In memory of my brother, Naseem Fahim

It was a good Lent in so many ways for my family, and as my wife and I got the kids ready for Palm Sunday Mass, there was a sense of anticipation throughout our home.

Then I saw the news: Islamic State had snuffed out the lives of 46 Coptic Christians at Palm Sunday liturgies in Tanta and Alexandria, Egypt. As we got the kids into the car, memories of my trip to Alexandria 20 years ago came back. 

“It is hard to say,” an Egyptian friend, Ramses, emailed from the Middle East later that week as dozens of funerals took place and as the details of the bombings began to fade in my mind, “but I do wish you a happy Easter. Although we celebrate the risen Jesus, our hearts are heavy with grief for and with the many families.”

Ramses included a link to an interview with Samira Fahim, whose husband Naseem, 54, stood guard at St. Mark’s Cathedral in Alexandria. In security camera footage, I watched Naseem direct the suicide bomber away from the main door — thereby saving untold lives — and toward the metal detector, seconds before the entire street turned into a conflagration. 

“I forgive you and I ask God to forgive you,” Samira addressed her aggressors, “I pray that God may open your eyes to light your minds. I am sure Naseem has been happy to give his life for Christ.”  She added, “When we talked about this one day, he said that he would be willing to defend the Church with his own blood.”

As the interview ended, Muslim Egyptian journalist Amr Adeeb let 12 seconds of silence pass before he said, “Egyptian Christians are made of steel! How great is this forgiveness you have … These people are made from a different substance!”

While our steely Egyptian Christian brethren undergo this martyrdom, I am on the sidelines. ISIS is executing a strategy to drive the Fahim family and countless others from their homelands of the past 2,000 years, and I just watch from my iPhone.  

Attempting to find some foothold on the mountain of this issue, I recently attended a day-long summit -- co-sponsored by the Religious Freedom Institute and University of Notre Dame -- entitled “What is to be Done? Responding to the Global Persecution of Christians,” at which scholars and other leaders outlined the threat, a new study, and a way forward.

“Some things are worth standing for,” said Cardinal Donald Wuerl in a keynote address. “We need our collective voice loud enough to be heard over the indolence of indifference … Two things need to be present for Christians to be persecuted: First, those willing to commit the violence, and secondly, those who are willing to be silent.” I winced, sensing that I belonged to the latter category.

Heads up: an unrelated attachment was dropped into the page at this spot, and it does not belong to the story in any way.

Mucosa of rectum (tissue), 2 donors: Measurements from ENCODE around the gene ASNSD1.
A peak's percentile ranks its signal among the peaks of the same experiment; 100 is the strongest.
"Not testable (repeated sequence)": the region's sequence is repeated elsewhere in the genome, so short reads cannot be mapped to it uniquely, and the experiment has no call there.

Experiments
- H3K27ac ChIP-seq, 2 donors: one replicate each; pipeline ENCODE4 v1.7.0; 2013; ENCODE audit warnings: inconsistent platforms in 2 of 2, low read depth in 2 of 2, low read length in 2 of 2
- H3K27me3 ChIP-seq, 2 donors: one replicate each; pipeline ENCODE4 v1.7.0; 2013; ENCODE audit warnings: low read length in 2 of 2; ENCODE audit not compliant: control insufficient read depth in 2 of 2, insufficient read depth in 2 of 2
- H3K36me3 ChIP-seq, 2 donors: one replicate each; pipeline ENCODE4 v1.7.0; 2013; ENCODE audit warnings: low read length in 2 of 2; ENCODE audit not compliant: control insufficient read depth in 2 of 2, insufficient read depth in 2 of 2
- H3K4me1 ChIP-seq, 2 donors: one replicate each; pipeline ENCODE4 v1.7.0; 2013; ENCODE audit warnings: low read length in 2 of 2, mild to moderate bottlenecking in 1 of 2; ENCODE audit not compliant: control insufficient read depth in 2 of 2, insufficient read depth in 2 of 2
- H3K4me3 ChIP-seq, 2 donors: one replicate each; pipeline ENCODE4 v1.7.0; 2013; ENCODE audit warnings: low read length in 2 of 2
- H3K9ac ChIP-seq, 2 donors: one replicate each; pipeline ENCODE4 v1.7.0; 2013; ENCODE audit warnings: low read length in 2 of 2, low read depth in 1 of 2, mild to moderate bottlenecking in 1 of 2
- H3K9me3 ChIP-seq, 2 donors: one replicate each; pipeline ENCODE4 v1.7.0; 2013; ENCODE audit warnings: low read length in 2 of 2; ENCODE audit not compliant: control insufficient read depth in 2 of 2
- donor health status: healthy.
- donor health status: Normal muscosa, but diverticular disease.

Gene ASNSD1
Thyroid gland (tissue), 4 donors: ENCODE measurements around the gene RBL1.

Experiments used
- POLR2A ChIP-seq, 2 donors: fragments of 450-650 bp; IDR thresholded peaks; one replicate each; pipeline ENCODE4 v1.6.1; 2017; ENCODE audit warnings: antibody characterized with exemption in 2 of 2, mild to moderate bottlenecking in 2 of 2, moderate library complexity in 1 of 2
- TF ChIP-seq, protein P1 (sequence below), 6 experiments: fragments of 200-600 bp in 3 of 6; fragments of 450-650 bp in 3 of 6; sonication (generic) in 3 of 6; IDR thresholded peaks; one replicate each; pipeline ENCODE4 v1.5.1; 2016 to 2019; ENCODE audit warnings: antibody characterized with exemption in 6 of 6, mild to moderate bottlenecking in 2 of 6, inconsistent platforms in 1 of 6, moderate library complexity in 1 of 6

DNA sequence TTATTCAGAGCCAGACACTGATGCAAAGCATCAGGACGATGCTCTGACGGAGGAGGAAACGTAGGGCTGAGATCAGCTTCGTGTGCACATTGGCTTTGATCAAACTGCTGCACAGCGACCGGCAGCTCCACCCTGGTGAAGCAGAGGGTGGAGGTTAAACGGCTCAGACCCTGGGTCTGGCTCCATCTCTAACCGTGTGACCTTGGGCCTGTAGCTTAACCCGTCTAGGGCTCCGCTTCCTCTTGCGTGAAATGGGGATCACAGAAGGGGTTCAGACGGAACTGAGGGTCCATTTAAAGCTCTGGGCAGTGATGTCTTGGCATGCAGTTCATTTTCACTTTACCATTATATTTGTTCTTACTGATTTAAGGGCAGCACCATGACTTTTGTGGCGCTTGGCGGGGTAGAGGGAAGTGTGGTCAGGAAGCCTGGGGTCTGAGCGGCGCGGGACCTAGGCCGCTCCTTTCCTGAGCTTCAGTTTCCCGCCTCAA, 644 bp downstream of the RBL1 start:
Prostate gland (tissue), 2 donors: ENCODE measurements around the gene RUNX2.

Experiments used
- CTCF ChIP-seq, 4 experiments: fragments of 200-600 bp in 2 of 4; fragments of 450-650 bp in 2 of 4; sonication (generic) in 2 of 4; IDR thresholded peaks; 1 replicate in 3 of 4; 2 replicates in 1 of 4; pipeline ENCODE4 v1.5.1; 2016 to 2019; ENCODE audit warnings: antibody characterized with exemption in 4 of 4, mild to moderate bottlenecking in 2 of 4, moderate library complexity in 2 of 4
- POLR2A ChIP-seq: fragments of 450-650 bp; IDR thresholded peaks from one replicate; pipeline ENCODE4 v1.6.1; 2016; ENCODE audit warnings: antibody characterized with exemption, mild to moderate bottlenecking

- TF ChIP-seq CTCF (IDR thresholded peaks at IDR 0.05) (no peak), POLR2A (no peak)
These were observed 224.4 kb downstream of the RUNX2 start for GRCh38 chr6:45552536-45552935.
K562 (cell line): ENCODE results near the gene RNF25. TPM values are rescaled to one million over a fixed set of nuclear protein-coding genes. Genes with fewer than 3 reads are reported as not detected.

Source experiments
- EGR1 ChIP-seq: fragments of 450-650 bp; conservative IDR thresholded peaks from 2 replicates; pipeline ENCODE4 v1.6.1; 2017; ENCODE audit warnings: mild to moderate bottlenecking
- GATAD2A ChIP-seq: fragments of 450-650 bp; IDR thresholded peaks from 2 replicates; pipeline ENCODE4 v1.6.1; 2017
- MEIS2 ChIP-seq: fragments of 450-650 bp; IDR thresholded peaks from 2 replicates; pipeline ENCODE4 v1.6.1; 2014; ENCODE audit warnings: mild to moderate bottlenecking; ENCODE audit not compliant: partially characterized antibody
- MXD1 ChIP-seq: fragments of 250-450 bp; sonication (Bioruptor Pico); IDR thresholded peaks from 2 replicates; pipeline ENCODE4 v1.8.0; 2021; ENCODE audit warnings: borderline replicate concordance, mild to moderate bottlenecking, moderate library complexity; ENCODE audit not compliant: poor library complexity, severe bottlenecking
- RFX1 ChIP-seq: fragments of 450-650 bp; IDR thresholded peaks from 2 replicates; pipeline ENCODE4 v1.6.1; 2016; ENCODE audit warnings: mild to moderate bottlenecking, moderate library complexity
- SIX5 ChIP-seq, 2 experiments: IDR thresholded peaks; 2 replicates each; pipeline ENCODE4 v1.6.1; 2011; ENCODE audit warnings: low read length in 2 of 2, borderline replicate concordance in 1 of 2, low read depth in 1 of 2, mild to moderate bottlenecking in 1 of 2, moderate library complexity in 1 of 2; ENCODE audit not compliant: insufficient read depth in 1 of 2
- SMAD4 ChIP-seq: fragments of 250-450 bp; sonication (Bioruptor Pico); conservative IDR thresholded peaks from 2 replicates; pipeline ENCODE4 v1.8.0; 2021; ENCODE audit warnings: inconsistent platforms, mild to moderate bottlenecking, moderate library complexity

In a sweeping new study, Daniel Philpott of Notre Dame outlined how 500 million persecuted Christians today demonstrate a “creative pragmatism” and deep “theological hope” through strategies of survival, association (by building ties) and confrontation. Over 80 specific and actionable proposals conclude the report.

At the family dinner table that evening, I gave a recap before playing the Fahim interview. The boys quickly decided to steer some of their allowance to Aid to the Church in Need, but our 8-year-old daughter had the last word.  “We’ve got to pray for them every night,” she said simply.   

A few days later, my 12-year-old son brought me a letter addressed to our member of Congress. “As an American,” he wrote, “I am grateful for my rights, but it has occurred to me that it’s near impossible to enjoy them, knowing the conflict that is happening.”

“Bullets are flying and heads rolling is what they’re experiencing,” he continued, “and as a devoted Catholic I think such things belong in hell. For my heart trembles to think that fellow Christians are being persecuted at the rate of at least one death an hour — every single day. From now on I resolve to take actions, this being my first — a simple plea for you to spread the word and help my beloved Christians and others. The world must know to get off their seats, help the lonely and scared, and halt ISIS in, if at all possible, a non-violent way. For we must forgive, not kill.”

“I have the greatest gratitude for you,” my sixth-grader concluded, “but please push further for better results. God bless you. Thank you.”

Some things are worth standing for. Now on Sundays in Alexandria, Naseem Fahim’s son George stands guard at the same door of St. Mark’s. Pope Francis will visit Egypt on April 28-29. In solidarity with the Fahims, we need to find credible and workable ways to honor Naseem’s life and forestall more bloodshed. From now on, each of us owes it to the Fahim family to push further for better results.

Johnson, a husband and father of five, is the bishop’s Delegate for Evangelization and Media.

 

© Arlington Catholic Herald 2017